In China, the government maintains control over the internet and all information and communication technology products and services provided by Chinese companies. According to Argentina-based news site TeleSemana, China has been using the technology of Huawei, a company closely linked to the Chinese government, to control and monitor the population.
In Latin America, Huawei is further developing its 5G networks. The concern, Juan Pablo Salazar, founding partner of Colombian law firm CyberLaw, told Diálogo on February 8, is that some of this technology could be used to violate the rights of people in countries that do not respect democracy.
“Telecommunications infrastructure is always a disputed area and it creates certain safeguards for states to develop self-protection mechanisms in terms of security, but also that can be used against freedom of expression, freedom of communication, and people’s rights,” Salazar said.
Thanks to Huawei’s products and technology, the Chinese government is continually perfecting its monitoring systems, TeleSemana reported. Regimes with little democratic credibility could extend their hold on power using this technology, by controlling the activity of the Latin American population, Salazar added.
“These types of governments would have digital dictatorships, and that’s what has to be avoided. We see it clearly in Venezuela and Nicaragua with the violation of the rights of journalists and communications,” Salazar said. “Possibilities are being created for dictatorships to be much stronger.”
The United States has long warned about the threats posed by the influence of this Chinese technology on information, intellectual property, and the economy, U.S. newspaper The Hill reported on February 5. According to TeleSemana, “Huawei functions as an extension […] of the Chinese Communist Party’s security.”
For 20 years, China, through Huawei, has been seeking to dominate the global telecommunications equipment sector. Along the way, it has engaged in a variety of dubious tactics to acquire technology and undermine its competitors, The Hill reported.
Huawei equipment is capable of intercepting and disrupting not only commercial cell phone traffic, but also highly restricted defense and military communications, CNN reported.
In Latin America, China already strongly dominates with its 3G, 4G, and 5G networks, TeleSemana reported. The Asian country has been taking advantage of interest for the technology in the region to deepen its influence, and claim global digital dominance, Costa Rican researcher and IT expert Pablo Gámez Cersosimo says in his book Digital Predators.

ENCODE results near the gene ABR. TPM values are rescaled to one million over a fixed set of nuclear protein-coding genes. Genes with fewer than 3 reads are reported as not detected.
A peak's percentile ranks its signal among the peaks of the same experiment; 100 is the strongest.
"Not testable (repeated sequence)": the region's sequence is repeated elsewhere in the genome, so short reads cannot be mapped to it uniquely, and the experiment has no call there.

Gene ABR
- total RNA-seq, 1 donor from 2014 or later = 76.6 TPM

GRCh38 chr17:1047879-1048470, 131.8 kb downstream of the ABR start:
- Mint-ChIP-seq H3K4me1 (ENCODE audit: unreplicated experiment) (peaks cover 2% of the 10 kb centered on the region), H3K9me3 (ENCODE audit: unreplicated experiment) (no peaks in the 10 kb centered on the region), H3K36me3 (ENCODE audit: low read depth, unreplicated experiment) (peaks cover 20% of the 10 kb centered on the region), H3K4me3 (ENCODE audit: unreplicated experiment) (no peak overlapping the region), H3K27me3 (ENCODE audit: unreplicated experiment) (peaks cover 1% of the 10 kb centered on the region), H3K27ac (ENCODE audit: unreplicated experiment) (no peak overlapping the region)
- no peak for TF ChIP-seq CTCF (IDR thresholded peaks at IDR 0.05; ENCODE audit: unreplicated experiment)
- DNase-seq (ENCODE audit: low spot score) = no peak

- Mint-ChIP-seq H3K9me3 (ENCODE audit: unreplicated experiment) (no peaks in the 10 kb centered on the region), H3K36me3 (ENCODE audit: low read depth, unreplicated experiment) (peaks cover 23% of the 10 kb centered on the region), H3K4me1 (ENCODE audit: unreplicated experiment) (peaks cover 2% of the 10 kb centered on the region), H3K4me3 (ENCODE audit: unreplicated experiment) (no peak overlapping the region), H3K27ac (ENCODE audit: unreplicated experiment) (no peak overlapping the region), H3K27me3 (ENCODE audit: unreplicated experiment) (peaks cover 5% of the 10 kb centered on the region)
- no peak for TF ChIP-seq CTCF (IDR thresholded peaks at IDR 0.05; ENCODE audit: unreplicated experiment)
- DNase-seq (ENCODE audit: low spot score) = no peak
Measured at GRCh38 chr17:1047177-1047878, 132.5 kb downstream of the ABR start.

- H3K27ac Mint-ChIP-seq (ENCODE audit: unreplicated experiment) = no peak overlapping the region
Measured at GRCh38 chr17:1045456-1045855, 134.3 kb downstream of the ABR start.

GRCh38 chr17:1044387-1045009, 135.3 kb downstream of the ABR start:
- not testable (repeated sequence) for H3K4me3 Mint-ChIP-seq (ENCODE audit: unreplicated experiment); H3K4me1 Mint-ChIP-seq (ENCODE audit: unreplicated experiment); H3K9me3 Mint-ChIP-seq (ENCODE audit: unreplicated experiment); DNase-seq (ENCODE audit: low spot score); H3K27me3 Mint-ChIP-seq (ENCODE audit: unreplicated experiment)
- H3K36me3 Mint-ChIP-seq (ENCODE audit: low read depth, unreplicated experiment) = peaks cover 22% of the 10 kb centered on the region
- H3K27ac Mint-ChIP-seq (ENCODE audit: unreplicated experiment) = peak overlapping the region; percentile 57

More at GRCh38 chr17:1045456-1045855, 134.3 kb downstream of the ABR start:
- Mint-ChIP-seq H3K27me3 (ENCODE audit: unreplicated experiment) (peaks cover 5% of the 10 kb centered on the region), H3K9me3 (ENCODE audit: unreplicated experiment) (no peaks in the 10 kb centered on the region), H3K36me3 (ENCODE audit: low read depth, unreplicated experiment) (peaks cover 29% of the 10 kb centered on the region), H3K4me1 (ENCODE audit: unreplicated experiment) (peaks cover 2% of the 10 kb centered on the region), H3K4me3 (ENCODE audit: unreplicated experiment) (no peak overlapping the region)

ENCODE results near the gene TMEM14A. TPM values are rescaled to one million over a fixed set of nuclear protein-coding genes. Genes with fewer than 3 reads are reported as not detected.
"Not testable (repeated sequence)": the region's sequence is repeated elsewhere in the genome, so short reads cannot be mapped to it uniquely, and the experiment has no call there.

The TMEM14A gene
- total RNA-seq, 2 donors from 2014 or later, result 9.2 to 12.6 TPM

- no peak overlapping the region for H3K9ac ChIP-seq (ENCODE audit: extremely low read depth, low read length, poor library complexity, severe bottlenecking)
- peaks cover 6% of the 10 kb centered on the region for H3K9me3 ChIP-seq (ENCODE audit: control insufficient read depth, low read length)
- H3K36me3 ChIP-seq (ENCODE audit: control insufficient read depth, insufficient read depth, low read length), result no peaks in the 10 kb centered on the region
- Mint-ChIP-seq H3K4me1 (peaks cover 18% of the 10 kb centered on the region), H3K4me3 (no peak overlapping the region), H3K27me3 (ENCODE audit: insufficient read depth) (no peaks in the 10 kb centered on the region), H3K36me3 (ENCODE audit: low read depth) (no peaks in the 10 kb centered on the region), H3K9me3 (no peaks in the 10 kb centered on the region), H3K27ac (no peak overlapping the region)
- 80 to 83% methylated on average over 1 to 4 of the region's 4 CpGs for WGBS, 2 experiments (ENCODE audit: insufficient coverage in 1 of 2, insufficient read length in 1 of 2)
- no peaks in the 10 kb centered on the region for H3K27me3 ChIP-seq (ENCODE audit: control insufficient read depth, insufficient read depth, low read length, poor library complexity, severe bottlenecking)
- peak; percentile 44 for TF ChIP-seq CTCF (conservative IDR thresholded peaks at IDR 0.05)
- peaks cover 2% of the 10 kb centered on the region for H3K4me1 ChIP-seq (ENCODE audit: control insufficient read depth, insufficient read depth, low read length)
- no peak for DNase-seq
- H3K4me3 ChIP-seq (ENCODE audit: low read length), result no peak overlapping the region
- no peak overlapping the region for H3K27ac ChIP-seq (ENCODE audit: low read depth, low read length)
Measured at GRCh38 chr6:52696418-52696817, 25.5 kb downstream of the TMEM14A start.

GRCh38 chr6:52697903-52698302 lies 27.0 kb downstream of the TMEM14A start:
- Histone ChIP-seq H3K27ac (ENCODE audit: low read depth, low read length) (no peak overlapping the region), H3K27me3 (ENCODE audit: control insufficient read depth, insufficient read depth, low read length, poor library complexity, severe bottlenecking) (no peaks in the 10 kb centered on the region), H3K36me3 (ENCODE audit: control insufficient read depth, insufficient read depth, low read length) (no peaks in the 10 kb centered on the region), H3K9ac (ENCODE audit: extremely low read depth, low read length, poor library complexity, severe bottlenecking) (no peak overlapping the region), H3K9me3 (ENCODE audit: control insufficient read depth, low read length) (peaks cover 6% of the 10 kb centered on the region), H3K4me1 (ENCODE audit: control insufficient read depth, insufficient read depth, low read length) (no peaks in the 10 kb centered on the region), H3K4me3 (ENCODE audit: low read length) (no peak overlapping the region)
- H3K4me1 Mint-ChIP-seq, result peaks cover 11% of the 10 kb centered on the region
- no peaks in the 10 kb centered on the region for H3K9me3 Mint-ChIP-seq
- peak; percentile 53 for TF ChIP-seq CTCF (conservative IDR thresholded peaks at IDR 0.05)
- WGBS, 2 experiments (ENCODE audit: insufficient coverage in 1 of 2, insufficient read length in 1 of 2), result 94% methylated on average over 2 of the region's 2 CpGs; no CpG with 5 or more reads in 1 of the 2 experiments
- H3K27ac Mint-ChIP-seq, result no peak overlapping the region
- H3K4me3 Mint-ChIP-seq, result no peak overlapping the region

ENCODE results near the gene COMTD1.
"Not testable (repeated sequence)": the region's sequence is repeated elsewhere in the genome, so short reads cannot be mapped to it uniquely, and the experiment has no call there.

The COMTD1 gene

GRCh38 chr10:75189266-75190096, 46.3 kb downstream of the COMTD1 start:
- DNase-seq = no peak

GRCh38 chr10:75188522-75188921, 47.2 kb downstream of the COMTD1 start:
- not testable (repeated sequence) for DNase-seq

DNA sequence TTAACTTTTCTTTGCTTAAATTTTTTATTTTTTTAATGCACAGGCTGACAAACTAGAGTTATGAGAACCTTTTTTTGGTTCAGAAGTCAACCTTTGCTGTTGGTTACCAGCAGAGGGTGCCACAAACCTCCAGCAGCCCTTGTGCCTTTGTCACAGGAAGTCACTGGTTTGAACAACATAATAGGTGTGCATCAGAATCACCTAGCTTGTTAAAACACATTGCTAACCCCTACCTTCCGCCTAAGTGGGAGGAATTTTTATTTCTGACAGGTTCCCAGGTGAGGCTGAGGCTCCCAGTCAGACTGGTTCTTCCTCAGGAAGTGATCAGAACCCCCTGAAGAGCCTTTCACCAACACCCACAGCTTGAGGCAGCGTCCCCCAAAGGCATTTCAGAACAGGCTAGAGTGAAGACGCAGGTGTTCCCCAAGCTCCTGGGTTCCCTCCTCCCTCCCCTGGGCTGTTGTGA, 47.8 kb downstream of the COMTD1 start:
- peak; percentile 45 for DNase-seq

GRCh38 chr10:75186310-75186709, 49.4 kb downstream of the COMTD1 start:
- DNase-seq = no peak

In a study, industry trade organization 5G America, composed of telecommunications service providers and manufacturers, points out that Argentina, Brazil, Chile, Colombia, the Dominican Republic, Mexico, Peru, and Uruguay, already have a strong 5G deployment in the internet of things. Venezuela, Nicaragua, and Cuba are managing with 4G and 3G network applications.
As part of China’s strategy to deepen its influence, Huawei has not only heavily invested or sponsored soccer teams in Latin America but has also delivered social aid through cloud systems to countries in the region, Gámez says in his book.
“In an infrastructure [such as 5G] that is totally interconnected, it’s very difficult to know at what point there may be [interference] from a private entity, in this case Huawei, when it comes to people’s rights,” Salazar said.
If it succeeds in imposing its 5G network in Latin America, China could control all documents, communications, and files, geolocation and other sensitive elements of the more than 620 million inhabitants of this region, including their administrations and main businessmen, Infobae reported.
For Salazar, “if a conflict, hypothetically, were to occur between China and the United States or with other countries, whoever holds the communications infrastructure can not only suspend connections, but also control the internet, and see who is hiding intelligence information firsthand.”
Salazar added that suspending communications “is not fiction” because it already happened in different cyberattacks, such as in Ukraine.
“The possibility and capability of the 5G network is that it is much more latent; at any moment it could be shut down or controlled by a third party state [such as China],” Salazar said. “There are big companies in Latin America that sold their telecommunications infrastructure for Huawei to manage as a third party.”
“Faced with this scenario, each state will have to make modifications to its regulations to ensure that people’s rights continue to be respected in this new network they are building,” Salazar concluded. “Here the U.N. could play a fundamental role to put consensus rules in this domain.”